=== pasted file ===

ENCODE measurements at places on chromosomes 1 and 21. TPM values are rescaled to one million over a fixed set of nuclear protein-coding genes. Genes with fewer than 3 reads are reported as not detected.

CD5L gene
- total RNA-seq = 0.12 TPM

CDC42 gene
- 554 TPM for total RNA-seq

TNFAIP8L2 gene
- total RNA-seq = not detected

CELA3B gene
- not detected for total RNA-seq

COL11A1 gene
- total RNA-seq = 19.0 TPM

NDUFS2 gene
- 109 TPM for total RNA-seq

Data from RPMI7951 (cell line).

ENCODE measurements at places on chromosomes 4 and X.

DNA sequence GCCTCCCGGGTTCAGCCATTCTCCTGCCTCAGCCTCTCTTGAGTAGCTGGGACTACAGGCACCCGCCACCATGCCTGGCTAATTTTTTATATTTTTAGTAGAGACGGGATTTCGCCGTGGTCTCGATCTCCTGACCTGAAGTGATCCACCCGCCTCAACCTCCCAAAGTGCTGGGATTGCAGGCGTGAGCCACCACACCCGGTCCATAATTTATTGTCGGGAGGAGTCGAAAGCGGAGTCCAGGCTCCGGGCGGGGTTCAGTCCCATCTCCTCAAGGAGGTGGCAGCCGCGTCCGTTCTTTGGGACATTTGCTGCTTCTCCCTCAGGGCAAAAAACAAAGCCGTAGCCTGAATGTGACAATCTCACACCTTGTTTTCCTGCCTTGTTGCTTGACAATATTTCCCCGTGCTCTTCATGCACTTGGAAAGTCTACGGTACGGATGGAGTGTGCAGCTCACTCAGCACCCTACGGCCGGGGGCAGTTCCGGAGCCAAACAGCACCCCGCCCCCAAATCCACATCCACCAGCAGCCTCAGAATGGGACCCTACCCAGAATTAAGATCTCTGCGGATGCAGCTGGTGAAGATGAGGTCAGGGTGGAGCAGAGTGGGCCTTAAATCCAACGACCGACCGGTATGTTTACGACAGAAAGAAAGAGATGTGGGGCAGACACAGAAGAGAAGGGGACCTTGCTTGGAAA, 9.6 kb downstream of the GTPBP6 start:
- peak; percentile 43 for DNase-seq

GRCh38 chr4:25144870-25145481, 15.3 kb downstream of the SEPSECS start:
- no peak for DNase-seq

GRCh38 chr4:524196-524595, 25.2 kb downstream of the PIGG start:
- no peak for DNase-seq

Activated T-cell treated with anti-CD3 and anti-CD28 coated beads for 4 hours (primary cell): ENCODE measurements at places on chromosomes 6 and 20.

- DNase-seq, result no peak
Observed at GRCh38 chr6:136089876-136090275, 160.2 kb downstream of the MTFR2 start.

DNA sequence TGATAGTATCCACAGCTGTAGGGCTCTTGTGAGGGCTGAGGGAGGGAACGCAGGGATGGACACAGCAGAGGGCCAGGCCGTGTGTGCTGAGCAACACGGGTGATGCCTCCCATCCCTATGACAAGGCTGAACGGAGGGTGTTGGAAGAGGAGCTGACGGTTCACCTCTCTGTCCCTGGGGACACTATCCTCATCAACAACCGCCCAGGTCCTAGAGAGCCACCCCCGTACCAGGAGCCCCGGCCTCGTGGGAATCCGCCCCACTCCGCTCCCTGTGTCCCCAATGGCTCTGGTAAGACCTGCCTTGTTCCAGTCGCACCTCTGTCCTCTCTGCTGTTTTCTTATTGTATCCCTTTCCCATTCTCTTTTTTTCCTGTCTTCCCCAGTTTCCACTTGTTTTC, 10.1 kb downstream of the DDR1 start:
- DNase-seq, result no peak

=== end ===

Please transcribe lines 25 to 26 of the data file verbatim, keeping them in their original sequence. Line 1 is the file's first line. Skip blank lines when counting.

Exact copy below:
DNA sequence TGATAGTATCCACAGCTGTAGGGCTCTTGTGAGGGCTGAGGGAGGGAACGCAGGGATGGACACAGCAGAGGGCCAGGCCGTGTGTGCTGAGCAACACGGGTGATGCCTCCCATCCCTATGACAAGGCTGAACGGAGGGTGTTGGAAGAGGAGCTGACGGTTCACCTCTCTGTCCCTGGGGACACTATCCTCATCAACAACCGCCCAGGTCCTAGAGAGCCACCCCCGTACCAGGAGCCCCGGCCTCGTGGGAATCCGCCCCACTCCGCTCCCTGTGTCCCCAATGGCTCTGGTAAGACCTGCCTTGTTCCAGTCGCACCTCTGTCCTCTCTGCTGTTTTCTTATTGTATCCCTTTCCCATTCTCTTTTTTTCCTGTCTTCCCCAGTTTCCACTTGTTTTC, 10.1 kb downstream of the DDR1 start:
- DNase-seq, result no peak